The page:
The supernatant of extraction was passed through two columns (CM Sepharose Fast Flow and DEAE Sepharose Fast Flow) connected in series. Both columns were preequilibrated with 50 mM Tris-HCl, pH 8.5 at a flow rate of 1 mL/min. The supernatant was loaded onto the columns and eluted with 50 mL of Tris-HCl, pH 8.5, 2 mM of DTT at a flow rate of 1 mL/min. Next, the CM Sepharose column was disconnected, and the bound proteins were eluted from the DEAE column with 50 mM NaHepes, pH 7.5, 2 mM DTT, and 200 mM to 400 mM NaCl at a flow rate of 1 mL/min. The CM column was eluted with 100 mM NaCl, 50 mM Tris, pH 8.0, at a flow rate of 0.5 mL/min. The eluted fraction from the DEAE column was OCX-36 and those from the CM column were OC-116 and OC-17. Finally, they were dialyzed and lyophilized for further analysis. The purification flow diagram is shown in Fig. 1.

Fig. 1. Diagram of purifying eggshell matrix protein.
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A 12% polyacrylamide gel was used for sodium dodecyl sulphate polyacrylamide gel electrophoresis (SDS-PAGE) (DYY-12, Beijing Liuyi Instrument Factory, China). The amount of protein loaded was approximately 4-8 μg of the sample. Page RulerTM Plus Prestained Protein Ladder (#SM0671, Fermentas Instrument Inc., Canada) with a wide range of molecular weight markers was loaded for comparison of the molecular weights. The protein bands were stained with Coomassie Brilliant Blue R-250 (0.1% in the staining solution, containing 25% ethanol and 8% acetic acid) for 30 min at 45℃ and destained by diffusion in destaining solution (25% ethanol and 8% acetic acid) (Fang et al., 2012).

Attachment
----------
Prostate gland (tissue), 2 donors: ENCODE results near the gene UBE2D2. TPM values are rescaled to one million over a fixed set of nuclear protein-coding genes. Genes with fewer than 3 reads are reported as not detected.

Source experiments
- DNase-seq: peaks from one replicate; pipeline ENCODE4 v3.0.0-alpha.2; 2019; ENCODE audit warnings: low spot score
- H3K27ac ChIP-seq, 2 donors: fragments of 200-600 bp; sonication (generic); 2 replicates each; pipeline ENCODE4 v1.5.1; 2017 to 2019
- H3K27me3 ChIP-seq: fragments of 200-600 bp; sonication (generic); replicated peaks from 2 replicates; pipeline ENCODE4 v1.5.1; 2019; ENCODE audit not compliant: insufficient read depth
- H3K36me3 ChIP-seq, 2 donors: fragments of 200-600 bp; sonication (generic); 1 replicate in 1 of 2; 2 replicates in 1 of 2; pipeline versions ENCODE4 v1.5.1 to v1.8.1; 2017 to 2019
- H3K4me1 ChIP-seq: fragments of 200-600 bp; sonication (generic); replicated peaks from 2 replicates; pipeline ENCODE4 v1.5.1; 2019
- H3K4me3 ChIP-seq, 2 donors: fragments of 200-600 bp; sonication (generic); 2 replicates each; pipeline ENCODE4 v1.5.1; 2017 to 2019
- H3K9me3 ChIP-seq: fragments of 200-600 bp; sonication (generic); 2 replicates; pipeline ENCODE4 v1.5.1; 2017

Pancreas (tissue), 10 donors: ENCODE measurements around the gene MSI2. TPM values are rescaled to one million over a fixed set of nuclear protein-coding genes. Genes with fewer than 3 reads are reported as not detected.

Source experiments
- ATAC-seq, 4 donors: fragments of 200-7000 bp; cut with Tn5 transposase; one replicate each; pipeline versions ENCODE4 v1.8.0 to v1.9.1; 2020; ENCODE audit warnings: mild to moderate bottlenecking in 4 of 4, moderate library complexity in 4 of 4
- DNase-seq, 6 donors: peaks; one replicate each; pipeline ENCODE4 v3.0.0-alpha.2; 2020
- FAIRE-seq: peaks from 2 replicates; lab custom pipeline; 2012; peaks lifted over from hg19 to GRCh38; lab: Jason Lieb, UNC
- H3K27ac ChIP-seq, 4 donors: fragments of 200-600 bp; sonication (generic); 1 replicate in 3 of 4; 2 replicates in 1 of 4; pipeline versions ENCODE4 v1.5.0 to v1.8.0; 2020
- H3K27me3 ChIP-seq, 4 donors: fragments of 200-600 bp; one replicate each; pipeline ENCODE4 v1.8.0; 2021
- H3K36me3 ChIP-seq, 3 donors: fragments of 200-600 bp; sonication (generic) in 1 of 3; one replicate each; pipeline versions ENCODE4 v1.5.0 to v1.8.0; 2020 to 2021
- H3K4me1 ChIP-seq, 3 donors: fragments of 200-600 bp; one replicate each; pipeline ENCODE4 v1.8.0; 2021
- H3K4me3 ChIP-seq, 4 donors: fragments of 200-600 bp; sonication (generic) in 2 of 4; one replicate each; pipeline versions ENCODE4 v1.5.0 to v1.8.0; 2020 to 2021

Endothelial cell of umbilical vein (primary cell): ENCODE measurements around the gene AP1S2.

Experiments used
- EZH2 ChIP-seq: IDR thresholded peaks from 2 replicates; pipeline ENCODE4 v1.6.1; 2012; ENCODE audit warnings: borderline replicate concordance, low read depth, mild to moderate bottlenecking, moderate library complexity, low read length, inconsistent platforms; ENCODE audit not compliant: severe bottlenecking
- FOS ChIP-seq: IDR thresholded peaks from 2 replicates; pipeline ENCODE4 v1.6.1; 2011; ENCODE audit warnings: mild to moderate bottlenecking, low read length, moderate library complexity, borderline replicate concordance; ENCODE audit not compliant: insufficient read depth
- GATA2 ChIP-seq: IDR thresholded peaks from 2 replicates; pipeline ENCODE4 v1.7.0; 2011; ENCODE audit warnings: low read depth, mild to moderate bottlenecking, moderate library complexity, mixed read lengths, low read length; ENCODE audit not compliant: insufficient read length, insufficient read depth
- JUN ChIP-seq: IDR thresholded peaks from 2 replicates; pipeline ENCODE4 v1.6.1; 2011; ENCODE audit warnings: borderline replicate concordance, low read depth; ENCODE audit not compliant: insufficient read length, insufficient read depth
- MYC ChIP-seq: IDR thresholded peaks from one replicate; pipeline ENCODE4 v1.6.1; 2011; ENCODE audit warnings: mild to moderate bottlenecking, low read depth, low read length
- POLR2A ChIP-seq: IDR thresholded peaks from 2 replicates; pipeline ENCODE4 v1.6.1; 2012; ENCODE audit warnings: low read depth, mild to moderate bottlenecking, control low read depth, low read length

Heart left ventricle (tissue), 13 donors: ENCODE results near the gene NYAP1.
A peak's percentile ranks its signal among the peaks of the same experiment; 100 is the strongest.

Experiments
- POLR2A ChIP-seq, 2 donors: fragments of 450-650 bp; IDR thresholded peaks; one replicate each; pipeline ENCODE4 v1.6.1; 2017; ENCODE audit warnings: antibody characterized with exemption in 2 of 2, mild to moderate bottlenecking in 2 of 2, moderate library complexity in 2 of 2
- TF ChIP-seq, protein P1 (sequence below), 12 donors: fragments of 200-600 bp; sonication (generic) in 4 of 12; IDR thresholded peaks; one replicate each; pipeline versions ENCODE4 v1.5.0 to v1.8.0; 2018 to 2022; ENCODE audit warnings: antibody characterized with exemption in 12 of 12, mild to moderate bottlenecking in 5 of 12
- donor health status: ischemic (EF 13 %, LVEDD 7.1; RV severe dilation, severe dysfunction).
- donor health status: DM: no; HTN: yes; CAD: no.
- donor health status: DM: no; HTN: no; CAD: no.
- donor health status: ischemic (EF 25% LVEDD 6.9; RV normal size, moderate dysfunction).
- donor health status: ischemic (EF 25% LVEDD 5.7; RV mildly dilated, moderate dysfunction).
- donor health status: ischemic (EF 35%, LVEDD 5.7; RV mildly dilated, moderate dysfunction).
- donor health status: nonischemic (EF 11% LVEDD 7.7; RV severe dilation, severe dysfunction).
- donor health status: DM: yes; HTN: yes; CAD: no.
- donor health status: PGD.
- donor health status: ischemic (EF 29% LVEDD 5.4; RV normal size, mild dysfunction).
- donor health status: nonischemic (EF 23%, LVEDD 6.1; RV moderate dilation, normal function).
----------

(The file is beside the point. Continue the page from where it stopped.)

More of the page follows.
Determination of protein content

Protein concentration was determined using a commercial Bradford Protein Assay Kit (Bio-Rad, Hercules, USA), with bovine serum albumin as a standard (Bradford, 1976). The absorbance of the sample was measured at 595 nm in triplicate.

Statistical analysis

Results from at least three independent experiments were expressed as the mean±standard deviation (SD). Differences between groups were determined by one-way analysis of variance (ANOVA). Statistical analyses were performed using Social Sciences software (SPSS version 19 for Windows; SPSS Inc., USA). A value of p<0.05 was considered statistically significant.

Results and Discussion

Eggshell and membrane separation

To reduce the impact of the separation method on the eggshell matrix proteins and shorten the separation time, we improved our original process (Li, 2009) by adding EDTA.

As the eggshell moisture increased, the recovery and residual rates of eggshell showed a decreasing trend (Figs. 2A, B). When the shell/water proportion was less than 6%, the membrane recovery increased slightly, but when it was higher than 6%, the recovery rates of both eggshell and membrane declined sharply, and the residual rate of eggshell membrane increased significantly. Thus, the proper shell/water proportion was 6%. Eggshell is brittle compared with the membrane, suggesting that eggshell membrane has a larger particle size distribution. At a higher water content, the eggshells cannot be completely crushed or fully recovered because part of them cannot be separated by flotation, resulting in a lower recovery rate but a higher residual rate. With increasing drying time, eggshell and membrane release the adsorbed water steadily, become increasingly brittle, and are more likely crushed into smaller particles, but the eggshell powders, when too small, are hard to separate, leading to the increase of the residual rate. As shown in Figs. 2C, D, after stirring for 5 min, the recovery rate was highest for the eggshell but lowest for the eggshell membrane because the force between water and eggshell was not strong enough to separate them. When stirred for 15 or 20 min, the membrane showed the minimum level of eggshell powders, indicating that shell and membrane were well separated with a similar recovery rate, and for energy saving, 15 min was considered as a proper stirring time. Figs. 2E and F show the effects of different concentrations on the shell-membrane separation, demonstrating a positive correlation between recovery of membrane and concentration. However, the inflection point occurred at 150 mM concentration, at which the eggshell was dissolved and the free calcium ions in solution increased, leading to the decrease of recovery. Therefore, 100 mM was defined as a suitable concentration for the EDTA solution.